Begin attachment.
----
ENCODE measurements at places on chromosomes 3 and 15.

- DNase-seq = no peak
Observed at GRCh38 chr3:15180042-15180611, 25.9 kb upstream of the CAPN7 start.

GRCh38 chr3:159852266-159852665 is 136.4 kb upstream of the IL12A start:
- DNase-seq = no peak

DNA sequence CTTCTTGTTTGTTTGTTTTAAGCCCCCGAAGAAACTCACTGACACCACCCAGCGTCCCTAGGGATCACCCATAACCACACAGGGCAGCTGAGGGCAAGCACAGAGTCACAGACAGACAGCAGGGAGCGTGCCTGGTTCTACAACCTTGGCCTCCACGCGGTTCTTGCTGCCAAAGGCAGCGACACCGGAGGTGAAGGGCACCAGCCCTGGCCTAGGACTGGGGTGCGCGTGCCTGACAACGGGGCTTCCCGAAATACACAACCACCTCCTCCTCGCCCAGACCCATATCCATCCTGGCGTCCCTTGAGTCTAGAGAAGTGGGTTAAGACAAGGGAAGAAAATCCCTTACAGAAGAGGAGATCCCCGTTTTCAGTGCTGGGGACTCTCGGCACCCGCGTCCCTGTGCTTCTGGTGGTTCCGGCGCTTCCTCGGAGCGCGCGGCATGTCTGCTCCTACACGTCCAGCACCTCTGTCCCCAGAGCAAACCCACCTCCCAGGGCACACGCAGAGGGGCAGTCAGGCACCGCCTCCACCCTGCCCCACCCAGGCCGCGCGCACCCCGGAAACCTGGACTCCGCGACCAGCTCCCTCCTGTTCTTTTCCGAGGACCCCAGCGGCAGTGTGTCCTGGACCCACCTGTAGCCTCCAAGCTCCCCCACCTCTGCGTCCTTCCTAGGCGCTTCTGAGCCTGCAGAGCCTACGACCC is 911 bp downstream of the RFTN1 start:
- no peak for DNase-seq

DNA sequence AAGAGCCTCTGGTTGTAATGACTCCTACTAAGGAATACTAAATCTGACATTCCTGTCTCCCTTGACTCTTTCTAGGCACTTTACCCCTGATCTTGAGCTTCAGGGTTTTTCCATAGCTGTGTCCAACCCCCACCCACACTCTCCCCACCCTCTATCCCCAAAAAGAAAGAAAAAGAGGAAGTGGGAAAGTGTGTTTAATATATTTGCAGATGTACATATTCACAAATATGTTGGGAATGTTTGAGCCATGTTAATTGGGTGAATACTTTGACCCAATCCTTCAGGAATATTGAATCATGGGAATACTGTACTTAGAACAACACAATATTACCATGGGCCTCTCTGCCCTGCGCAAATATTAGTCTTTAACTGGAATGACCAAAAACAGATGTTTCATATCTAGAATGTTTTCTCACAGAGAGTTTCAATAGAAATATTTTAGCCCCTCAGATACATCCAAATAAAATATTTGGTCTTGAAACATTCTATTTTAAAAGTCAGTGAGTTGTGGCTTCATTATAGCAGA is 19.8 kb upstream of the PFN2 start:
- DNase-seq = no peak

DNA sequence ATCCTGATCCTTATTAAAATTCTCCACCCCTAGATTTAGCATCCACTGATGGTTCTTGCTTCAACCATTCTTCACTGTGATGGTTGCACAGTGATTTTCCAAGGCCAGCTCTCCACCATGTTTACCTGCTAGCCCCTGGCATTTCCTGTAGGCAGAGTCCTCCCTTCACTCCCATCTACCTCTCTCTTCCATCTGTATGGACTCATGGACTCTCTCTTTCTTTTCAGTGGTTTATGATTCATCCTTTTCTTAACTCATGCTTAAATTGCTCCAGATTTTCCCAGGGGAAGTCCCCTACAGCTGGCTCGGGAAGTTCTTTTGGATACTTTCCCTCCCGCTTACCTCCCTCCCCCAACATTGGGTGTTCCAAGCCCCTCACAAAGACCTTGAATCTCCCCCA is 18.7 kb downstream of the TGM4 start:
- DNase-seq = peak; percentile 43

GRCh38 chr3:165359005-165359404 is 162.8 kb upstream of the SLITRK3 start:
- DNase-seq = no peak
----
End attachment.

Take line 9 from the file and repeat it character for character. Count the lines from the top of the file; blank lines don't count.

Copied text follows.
- DNase-seq = no peak